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By Ramsey Scott
Wyoming Tribune Eagle Via Wyoming News Exchange 

'The People's Building' is reopened for business

 

July 11, 2019

COURTESY Michael Cummo, Wyoming Tribune Eagle

Visitors look at the new statues, which are allegorical sculptures that represent hope, courage, justice and truth, while touring the Capitol in Cheyenne for the first time during the grand reopening on Wednesday. Renovation and restoration of the 130-year-old Capitol, which is one of only 20 state capitols designated as a National Historic Landmark, took four years and more than $300 million. It was reopened with fanfare to the public on Statehood Day.

CHEYENNE – Before Wednesday's grand reopening of the newly renovated state Capitol, one would be forgiven if they didn't believe the four-year, multi-million-dollar project would result in something spectacular.

So often in life, things just don't live up to the hype. But given the reactions of the waves of people who walked through the building Wednesday, the years of planning and work paid off in an exceptional way.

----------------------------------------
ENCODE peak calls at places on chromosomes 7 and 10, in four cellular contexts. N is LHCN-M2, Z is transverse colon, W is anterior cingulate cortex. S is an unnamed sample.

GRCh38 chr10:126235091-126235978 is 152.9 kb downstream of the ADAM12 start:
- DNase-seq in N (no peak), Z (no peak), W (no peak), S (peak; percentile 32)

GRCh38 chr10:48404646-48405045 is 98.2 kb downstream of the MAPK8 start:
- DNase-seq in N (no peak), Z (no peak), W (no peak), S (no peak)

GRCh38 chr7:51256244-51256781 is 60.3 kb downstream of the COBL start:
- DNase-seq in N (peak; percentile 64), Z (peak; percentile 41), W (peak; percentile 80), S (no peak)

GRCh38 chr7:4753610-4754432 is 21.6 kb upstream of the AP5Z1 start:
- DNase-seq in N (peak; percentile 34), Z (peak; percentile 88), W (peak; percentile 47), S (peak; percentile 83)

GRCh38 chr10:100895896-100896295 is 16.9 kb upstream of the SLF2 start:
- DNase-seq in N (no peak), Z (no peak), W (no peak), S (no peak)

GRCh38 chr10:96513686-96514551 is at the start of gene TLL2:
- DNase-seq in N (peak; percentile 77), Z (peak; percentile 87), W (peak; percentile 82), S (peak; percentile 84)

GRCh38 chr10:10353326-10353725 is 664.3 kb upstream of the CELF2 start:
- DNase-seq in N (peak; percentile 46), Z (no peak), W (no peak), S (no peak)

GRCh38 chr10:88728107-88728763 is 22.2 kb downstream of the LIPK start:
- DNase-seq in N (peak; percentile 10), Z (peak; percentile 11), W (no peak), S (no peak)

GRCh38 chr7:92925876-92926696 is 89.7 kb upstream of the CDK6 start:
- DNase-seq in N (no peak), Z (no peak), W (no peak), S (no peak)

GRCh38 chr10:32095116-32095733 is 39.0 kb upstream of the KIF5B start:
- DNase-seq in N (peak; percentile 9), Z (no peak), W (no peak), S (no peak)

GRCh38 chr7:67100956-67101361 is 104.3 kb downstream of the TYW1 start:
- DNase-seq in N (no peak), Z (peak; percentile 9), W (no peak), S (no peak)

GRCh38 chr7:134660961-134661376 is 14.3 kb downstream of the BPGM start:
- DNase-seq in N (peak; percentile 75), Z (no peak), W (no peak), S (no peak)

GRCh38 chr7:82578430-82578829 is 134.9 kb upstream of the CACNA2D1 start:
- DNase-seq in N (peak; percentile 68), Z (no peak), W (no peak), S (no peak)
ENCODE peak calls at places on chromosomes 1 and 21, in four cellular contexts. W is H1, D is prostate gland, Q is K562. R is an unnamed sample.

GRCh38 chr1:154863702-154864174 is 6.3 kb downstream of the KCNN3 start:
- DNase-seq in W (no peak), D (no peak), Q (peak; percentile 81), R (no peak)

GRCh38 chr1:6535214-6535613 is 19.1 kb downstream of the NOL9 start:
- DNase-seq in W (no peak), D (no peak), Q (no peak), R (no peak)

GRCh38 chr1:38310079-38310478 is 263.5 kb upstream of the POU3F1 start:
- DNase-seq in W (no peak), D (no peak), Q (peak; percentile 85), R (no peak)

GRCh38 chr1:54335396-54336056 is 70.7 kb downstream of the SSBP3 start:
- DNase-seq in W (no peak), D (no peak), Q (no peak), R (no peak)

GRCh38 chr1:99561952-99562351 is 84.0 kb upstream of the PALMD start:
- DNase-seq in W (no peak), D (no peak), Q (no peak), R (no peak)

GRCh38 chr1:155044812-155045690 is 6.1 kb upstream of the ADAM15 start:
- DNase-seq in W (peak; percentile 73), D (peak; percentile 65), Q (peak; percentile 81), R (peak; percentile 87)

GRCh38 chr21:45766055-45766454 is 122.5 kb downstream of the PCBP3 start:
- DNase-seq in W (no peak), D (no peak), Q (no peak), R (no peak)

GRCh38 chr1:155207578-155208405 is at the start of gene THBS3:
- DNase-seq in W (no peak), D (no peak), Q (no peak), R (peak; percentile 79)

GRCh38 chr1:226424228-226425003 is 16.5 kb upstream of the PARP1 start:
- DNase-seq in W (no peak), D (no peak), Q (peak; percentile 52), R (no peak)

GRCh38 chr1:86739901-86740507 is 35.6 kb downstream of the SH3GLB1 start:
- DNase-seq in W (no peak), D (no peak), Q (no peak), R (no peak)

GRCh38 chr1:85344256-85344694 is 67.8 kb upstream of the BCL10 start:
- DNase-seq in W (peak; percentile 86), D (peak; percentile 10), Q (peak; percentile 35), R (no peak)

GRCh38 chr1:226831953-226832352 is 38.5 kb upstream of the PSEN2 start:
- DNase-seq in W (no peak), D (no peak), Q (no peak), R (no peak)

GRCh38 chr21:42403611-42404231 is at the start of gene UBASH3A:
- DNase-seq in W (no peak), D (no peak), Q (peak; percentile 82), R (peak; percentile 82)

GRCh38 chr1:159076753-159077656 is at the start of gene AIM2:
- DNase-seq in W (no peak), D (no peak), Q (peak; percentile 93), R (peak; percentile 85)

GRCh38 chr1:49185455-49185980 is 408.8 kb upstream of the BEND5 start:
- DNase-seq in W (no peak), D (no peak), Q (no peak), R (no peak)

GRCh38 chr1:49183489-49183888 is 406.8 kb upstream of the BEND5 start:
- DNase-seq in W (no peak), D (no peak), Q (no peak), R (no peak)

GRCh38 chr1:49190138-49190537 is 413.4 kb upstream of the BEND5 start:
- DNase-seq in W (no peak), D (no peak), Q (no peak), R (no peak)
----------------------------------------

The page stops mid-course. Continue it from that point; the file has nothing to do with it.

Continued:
"Initially, I wasn't sure (about the project). I thought $300 million was an awkward number for us to spend on the Capitol," said Cheyenne's Rick Fortney as he toured the building. "After looking at it, I feel like it was worth it."

The Capitol renovation itself, along with the building of the Capitol extension, cost about $138 million. With the remodel of the adjacent Herschler Building, which is still under construction, the creation of an entirely new central utility plant, and the cost to move the Legislature out of the Capitol during the project pushed the bill to about $317 million.

While Fortney and many others felt some sticker shock at that cost, upon seeing the finished project, many said they saw that money had been put to good use.

"It's nice to see what so much money can do," said Julie Bolin of Cheyenne. "This is just awesome. It's absolutely worthy of the state. I'm really proud."

Fortney and Bolin were just two of the thousands of people who spent time wandering about the completely renovated Capitol a ribbon-cutting ceremony led by state lawmakers. Essentially the entire Capitol was open to the public, along with the newly built committee rooms that are part of the underground Capitol extension wing.